In 2014, Larry Diener was in miserable shape. He had diverticulitis and his colon was blocked off. His doctors told him that he needed colon surgery.
So, in May of that year, that is what he did.
“I felt better than I’d felt in a long time,” said Diener. Unfortunately, things got worse. After an unrelated shoulder surgery, he did not recover as well. He got sick and took three rounds of antibiotics before a CT scan was ordered.
It turns out that the staff had left two sponges inside of him during his 2014 surgery. One had attached to his colon and the other was pressing on his diaphragm. When Dr. John Mellinger, General Surgery Chair at SIU Medicine, was asked how often things like this occur, he said, “It’s not common, but it’s certainly more common than any of us would like.”
Unfortunately, mistakes like this do happen. Do you know what to do if you have been the victim of a surgical mistake?
When you need a Philadelphia surgical malpractice attorney, turn to The Weitz Firm, LLC. They will work to ensure that you are compensated for all of your incident-related expenses.
We know that medical mistakes are the third leading cause of death in the United States, behind only heart disease and cancer. Some estimates say that medical errors kill as many as 440,000 people in this country annually.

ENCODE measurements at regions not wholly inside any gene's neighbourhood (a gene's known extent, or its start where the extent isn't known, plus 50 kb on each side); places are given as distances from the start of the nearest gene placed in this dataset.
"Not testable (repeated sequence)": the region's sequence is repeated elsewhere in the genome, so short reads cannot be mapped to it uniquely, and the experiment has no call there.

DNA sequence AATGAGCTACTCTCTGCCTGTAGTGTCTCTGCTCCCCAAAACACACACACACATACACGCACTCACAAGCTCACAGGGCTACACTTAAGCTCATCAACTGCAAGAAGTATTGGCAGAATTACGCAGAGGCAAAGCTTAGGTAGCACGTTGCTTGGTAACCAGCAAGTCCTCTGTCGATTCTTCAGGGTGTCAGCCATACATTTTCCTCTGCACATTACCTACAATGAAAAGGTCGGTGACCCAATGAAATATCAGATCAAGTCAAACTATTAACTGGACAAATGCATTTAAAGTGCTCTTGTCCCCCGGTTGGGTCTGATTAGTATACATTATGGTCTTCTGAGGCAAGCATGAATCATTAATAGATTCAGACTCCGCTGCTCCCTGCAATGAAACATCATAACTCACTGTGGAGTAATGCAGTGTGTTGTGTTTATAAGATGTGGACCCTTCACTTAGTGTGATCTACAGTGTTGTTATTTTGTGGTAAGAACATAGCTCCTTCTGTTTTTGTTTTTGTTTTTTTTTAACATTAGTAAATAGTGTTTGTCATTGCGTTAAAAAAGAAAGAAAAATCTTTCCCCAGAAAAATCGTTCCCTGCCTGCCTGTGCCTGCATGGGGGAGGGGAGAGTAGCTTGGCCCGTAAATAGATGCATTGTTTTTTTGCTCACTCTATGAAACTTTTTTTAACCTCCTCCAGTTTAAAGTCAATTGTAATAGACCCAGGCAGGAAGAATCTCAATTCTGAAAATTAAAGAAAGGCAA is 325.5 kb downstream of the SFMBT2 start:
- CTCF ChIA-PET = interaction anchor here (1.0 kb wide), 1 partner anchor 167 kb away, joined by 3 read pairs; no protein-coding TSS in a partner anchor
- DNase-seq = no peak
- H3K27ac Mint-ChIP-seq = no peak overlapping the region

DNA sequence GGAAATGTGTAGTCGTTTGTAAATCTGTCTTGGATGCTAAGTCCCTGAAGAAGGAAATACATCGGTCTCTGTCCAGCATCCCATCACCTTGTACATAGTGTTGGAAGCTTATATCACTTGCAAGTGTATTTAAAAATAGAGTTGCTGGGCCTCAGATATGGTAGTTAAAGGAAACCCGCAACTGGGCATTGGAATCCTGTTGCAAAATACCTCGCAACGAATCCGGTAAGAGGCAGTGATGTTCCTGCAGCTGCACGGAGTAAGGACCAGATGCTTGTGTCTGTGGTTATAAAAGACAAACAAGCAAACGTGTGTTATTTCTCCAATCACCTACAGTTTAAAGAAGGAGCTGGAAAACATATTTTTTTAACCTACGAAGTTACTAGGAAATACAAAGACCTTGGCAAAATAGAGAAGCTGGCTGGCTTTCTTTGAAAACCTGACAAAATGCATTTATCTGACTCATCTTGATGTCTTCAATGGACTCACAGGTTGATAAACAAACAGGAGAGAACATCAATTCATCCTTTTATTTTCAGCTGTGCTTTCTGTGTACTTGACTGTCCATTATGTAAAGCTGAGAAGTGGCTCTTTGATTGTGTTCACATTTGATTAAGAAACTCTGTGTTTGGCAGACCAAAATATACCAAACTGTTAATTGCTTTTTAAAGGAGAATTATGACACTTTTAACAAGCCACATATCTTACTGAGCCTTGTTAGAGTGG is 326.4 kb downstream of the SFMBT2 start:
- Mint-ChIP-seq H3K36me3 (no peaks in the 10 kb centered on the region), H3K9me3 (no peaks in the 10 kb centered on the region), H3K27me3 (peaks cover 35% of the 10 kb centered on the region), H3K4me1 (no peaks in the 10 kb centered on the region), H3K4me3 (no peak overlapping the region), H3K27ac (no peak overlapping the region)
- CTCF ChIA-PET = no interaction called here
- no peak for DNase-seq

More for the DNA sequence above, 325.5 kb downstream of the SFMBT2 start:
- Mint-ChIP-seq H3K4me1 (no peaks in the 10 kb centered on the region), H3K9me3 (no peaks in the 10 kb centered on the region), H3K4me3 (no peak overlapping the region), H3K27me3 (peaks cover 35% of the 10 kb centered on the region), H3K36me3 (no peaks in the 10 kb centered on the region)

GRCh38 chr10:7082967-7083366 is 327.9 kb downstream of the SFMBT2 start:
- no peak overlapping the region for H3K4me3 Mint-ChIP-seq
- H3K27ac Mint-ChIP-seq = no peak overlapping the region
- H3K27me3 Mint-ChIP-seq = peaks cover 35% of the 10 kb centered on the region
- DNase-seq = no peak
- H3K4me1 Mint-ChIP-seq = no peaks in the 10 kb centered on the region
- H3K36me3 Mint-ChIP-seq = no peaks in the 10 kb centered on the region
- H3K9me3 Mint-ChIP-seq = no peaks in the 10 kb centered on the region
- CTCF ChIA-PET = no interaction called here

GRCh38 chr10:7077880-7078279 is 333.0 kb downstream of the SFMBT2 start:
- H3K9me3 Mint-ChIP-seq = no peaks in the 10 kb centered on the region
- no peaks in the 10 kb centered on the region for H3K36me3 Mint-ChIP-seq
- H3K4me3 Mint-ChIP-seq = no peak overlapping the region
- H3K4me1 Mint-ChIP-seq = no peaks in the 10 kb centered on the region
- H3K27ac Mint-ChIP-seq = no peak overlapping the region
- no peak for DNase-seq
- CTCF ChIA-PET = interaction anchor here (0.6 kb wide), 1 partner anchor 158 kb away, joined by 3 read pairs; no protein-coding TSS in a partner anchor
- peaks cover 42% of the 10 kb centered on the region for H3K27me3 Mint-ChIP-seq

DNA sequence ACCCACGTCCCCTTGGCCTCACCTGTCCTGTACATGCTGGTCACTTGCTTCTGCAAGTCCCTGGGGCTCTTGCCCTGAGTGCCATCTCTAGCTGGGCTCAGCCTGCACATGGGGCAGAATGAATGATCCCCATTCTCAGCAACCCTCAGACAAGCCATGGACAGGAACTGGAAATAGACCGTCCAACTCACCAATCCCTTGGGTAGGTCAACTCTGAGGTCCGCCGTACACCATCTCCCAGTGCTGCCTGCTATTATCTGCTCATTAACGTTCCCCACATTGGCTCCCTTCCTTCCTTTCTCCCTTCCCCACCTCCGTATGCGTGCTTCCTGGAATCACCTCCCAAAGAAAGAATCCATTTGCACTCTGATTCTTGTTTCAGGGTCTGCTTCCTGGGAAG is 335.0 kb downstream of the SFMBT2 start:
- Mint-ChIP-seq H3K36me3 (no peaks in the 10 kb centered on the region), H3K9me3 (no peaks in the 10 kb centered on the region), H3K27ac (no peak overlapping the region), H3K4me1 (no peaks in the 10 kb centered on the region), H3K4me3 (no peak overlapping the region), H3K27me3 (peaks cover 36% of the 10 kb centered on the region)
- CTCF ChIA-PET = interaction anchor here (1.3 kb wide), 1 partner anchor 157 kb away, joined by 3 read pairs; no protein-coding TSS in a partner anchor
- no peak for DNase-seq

That is simply too many.
When it comes to surgical errors, many people think of the “never events,” those things that should not occur under any circumstances. These can include operating on the wrong body part, leaving object inside of people, performing the wrong procedure, etc.
The consequences of these “never events” are:
We hear about those events because they must be reported, but we do not hear about more “minor” surgical errors, those that happen much more often. These can include things like perforating the bowel during a routine colonoscopy or accidentally slicing an artery during an operation.
We know that there are risks associated with any invasive procedure. Surgeons are required to inform patients of these risks before an operation so they can get an informed consent from them. However, a signed consent form does not mean they are not responsible for negligence and careless actions.
Surgical mistakes are many people’s worst nightmare. If it has happened to you or a loved one, we know you will have many questions. Unfortunately, “never events” do happen, as do more minor surgical mistakes. We know these mistakes can really affect your life and well-being. At The Weitz Firm, LLC, we will work to secure compensation for the following: